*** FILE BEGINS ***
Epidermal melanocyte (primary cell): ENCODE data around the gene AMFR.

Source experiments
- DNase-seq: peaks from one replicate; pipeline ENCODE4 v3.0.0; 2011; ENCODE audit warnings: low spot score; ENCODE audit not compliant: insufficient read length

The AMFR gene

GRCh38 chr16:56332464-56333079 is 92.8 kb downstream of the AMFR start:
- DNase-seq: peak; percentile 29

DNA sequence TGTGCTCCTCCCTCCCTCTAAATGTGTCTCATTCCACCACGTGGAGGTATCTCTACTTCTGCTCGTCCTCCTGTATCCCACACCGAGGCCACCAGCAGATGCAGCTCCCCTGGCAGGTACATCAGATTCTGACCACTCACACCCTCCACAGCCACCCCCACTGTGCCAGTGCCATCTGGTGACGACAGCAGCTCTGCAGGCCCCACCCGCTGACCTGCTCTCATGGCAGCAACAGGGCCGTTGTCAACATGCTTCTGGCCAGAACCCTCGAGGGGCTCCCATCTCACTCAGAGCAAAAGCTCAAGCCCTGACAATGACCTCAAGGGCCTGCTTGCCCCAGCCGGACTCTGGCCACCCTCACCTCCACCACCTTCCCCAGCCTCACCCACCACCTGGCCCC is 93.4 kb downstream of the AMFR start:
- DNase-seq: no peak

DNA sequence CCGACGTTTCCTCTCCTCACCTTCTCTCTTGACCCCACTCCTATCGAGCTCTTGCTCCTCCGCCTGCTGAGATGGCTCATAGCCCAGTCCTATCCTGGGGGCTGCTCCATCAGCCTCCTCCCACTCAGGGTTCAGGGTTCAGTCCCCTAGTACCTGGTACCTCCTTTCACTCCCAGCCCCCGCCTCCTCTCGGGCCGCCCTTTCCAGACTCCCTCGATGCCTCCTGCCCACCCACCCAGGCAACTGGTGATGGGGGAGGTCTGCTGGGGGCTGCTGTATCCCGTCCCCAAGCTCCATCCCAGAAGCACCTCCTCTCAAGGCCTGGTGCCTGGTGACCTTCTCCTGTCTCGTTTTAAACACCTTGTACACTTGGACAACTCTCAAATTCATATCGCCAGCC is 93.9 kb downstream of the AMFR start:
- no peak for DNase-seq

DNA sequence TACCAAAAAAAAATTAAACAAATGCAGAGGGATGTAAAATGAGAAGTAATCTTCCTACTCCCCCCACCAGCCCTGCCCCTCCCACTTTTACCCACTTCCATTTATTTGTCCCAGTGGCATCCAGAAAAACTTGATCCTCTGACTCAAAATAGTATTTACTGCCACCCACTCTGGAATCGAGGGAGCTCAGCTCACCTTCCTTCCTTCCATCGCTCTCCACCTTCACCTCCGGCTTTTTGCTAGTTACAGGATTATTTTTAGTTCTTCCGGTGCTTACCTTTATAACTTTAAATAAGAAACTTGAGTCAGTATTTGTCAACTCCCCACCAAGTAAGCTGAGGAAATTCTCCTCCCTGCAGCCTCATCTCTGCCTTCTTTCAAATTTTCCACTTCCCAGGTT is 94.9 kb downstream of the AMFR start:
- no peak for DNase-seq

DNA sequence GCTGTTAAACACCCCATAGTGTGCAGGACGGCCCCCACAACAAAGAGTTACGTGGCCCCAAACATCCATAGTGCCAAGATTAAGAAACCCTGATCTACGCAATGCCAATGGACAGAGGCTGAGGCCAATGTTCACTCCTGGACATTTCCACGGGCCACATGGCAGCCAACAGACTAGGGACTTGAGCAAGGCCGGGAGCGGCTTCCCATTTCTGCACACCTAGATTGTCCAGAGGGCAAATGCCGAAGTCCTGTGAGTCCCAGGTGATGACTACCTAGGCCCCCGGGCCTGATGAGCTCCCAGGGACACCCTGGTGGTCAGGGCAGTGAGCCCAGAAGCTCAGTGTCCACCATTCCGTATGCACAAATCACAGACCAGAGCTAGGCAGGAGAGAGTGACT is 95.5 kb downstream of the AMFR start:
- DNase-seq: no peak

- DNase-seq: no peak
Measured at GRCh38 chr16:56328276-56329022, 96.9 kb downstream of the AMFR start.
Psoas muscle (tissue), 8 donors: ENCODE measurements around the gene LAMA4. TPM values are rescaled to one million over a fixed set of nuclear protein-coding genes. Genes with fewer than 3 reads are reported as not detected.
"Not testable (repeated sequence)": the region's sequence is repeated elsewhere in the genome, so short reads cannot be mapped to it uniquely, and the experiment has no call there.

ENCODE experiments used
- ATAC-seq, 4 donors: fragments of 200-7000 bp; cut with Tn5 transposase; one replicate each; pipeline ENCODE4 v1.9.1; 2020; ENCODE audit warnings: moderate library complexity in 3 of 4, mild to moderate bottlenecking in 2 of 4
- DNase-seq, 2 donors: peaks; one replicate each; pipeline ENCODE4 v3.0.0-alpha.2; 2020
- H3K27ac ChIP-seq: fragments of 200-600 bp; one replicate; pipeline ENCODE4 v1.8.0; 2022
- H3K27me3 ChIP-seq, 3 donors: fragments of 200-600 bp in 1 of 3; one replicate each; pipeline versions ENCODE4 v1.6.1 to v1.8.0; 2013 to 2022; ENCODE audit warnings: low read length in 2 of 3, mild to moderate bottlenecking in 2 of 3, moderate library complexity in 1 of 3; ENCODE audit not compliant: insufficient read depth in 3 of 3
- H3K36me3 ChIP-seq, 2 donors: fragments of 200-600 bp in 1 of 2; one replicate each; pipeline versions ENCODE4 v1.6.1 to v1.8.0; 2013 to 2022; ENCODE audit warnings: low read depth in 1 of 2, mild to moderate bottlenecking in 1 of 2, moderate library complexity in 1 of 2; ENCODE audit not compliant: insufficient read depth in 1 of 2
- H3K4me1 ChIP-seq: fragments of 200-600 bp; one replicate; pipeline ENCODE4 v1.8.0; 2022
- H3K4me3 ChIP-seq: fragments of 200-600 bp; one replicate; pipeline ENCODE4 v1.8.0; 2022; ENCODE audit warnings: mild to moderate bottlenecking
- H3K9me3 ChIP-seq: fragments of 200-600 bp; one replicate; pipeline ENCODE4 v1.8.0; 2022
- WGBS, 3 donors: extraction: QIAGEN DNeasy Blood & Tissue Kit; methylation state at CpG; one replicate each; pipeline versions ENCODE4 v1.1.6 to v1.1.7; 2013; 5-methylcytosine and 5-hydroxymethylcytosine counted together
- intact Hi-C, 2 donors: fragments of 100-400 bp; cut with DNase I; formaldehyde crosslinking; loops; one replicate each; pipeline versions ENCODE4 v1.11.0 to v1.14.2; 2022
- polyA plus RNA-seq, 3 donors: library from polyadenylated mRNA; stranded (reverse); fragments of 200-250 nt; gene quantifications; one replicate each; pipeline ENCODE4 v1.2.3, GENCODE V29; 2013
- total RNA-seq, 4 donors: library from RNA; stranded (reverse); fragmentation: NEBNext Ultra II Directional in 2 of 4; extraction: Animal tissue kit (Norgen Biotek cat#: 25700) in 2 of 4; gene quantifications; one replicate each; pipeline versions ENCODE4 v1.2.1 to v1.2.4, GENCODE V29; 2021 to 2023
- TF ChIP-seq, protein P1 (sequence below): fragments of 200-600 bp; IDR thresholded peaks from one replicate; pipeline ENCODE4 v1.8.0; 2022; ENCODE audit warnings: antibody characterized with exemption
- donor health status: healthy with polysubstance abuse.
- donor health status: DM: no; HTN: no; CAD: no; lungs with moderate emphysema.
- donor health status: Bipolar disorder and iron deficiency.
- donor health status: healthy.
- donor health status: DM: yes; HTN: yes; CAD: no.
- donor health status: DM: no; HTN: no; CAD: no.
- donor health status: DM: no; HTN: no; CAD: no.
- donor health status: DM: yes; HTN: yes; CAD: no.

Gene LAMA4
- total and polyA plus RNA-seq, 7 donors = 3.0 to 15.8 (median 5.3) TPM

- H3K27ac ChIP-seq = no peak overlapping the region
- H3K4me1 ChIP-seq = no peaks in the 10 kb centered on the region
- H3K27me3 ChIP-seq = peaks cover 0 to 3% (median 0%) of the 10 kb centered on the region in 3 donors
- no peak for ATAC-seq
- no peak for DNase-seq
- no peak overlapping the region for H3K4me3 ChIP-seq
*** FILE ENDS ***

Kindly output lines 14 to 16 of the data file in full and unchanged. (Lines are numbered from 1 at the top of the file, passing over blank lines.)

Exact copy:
- DNase-seq: no peak

- DNase-seq: no peak
Measured at GRCh38 chr16:56328276-56329022, 96.9 kb downstream of the AMFR start.